Second Amendment Legal Changes After Heller: Past, Present, and Possible Future

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Course Information

Time 90 Minutes
Difficulty Intermediate

Course Description

Join Professor David Kopel as he discusses second amendment legal changes after District of Columbia v. Heller, with a look at the Amendment’s past, present, and possible future. He will explore in detail the aftermath of the Supreme Court’s Heller and McDonald v. City of Chicago decisions. The program will also explore enforcement of the Second Amendment in the lower courts. Finally, Mr. Kopel will explore future second amendment cases likely to become before the Supreme Court, and will analyze in detail the current case New York State Rifle & Pistol Association v. New York City.

Learning Objectives:

  1. Review the effects of the Supreme Court’s Heller and McDonald decisions
  2. Explore the recalcitrance of some lower courts in enforcing the Second Amendment
  3. Look ahead to future Supreme Court action, including the current case New York State Rifle & Pistol Association v. New York City

Credit Information

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David B. Kopel is the Research Director of the Independence Institute in Denver; an Adjunct Scholar with the Cato Institute, in Washington; and Adjunct Professor of Constitutional Law at the University of Denver, Sturm College of Law. He is also Vice-Chair of the Colorado State Advisory Committee to the United States Commission on Civil Rights.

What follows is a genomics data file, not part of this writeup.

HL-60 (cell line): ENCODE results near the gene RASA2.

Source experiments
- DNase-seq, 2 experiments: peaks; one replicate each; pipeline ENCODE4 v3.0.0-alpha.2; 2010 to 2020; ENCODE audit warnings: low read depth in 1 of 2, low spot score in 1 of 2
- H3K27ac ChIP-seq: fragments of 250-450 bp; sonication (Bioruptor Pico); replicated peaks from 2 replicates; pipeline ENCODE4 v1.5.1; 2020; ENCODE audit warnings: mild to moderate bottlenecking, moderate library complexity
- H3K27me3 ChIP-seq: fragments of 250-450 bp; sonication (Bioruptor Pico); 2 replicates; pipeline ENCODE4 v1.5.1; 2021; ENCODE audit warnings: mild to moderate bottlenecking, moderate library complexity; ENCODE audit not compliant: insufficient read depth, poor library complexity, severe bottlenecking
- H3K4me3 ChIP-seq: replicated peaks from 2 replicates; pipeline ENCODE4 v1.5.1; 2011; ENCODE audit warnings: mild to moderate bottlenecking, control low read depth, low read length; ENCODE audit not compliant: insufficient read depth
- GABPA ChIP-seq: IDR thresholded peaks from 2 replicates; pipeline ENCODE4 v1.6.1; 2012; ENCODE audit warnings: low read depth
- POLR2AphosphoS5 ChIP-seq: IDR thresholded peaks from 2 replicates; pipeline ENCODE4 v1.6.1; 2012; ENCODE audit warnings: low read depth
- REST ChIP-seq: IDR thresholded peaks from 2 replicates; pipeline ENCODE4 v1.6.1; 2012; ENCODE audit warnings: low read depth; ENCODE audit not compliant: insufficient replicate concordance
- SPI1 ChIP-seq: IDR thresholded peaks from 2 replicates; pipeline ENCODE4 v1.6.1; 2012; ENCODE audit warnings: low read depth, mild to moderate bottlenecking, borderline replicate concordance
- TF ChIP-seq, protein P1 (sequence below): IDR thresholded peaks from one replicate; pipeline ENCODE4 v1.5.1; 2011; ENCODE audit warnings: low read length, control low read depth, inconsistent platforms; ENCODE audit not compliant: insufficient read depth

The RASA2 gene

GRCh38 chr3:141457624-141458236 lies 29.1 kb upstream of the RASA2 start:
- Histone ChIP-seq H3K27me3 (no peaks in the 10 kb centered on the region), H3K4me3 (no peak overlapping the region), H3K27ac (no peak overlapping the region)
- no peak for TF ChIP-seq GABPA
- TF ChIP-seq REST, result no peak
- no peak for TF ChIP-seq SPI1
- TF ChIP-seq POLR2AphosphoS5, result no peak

Kopel writes for the “Volokh Conspiracy” legal weblog currently hosted by Reason magazine, and for The Epoch Times, a New York newspaper. He is the author of 17 books, and over 100 scholarly articles, on topics such as antitrust, constitutional law, counter-terrorism, environmental law, intellectual history, and police practices. His most recent books are the second edition of Firearms Law and the Second Amendment  (the first law school textbook on the subject), andThe Morality of Self-Defense and Military Action: The Judeo-Christian Tradition.

Kopel was a member of the Supreme Court oral argument team in District of Columbia v. Heller. His Heller and McDonald amicus briefs for a coalition of law enforcement organizations were cited by Justices Alito, Breyer, and Stevens. His research has been cited in dozens of state appellate court and U.S. Circuit Court of Appeals opinions, including then-Judge Kavanaugh’s dissent in Heller II. The Seventh Circuit lauded his scholarship as showing the proper model of the “originalist interpretive method as applied to the Second Amendment.”

Websites: davekopel.org, davekopel.tw (Chinese). Twitter: @davekopel